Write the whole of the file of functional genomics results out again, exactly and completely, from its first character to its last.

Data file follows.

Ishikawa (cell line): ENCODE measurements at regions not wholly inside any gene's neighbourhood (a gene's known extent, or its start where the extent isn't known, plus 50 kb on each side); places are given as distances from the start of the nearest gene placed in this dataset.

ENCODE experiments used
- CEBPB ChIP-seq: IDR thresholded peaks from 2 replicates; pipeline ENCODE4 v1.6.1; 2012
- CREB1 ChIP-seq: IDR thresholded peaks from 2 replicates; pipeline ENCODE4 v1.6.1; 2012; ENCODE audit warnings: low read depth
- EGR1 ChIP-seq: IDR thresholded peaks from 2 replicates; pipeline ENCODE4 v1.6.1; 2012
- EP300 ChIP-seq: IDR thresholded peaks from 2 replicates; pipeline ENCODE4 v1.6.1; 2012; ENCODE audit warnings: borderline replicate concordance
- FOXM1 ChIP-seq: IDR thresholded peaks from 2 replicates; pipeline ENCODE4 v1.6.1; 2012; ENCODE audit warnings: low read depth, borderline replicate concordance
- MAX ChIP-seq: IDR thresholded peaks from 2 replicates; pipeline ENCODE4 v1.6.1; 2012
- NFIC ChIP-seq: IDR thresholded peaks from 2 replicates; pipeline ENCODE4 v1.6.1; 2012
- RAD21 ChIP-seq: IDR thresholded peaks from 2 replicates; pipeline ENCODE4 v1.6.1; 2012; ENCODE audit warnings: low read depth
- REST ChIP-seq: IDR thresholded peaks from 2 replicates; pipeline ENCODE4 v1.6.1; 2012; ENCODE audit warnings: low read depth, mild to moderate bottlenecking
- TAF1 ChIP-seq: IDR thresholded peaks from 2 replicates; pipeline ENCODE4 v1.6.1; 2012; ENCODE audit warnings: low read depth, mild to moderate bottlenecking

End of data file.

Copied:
Ishikawa (cell line): ENCODE measurements at regions not wholly inside any gene's neighbourhood (a gene's known extent, or its start where the extent isn't known, plus 50 kb on each side); places are given as distances from the start of the nearest gene placed in this dataset.

ENCODE experiments used
- CEBPB ChIP-seq: IDR thresholded peaks from 2 replicates; pipeline ENCODE4 v1.6.1; 2012
- CREB1 ChIP-seq: IDR thresholded peaks from 2 replicates; pipeline ENCODE4 v1.6.1; 2012; ENCODE audit warnings: low read depth
- EGR1 ChIP-seq: IDR thresholded peaks from 2 replicates; pipeline ENCODE4 v1.6.1; 2012
- EP300 ChIP-seq: IDR thresholded peaks from 2 replicates; pipeline ENCODE4 v1.6.1; 2012; ENCODE audit warnings: borderline replicate concordance
- FOXM1 ChIP-seq: IDR thresholded peaks from 2 replicates; pipeline ENCODE4 v1.6.1; 2012; ENCODE audit warnings: low read depth, borderline replicate concordance
- MAX ChIP-seq: IDR thresholded peaks from 2 replicates; pipeline ENCODE4 v1.6.1; 2012
- NFIC ChIP-seq: IDR thresholded peaks from 2 replicates; pipeline ENCODE4 v1.6.1; 2012
- RAD21 ChIP-seq: IDR thresholded peaks from 2 replicates; pipeline ENCODE4 v1.6.1; 2012; ENCODE audit warnings: low read depth
- REST ChIP-seq: IDR thresholded peaks from 2 replicates; pipeline ENCODE4 v1.6.1; 2012; ENCODE audit warnings: low read depth, mild to moderate bottlenecking
- TAF1 ChIP-seq: IDR thresholded peaks from 2 replicates; pipeline ENCODE4 v1.6.1; 2012; ENCODE audit warnings: low read depth, mild to moderate bottlenecking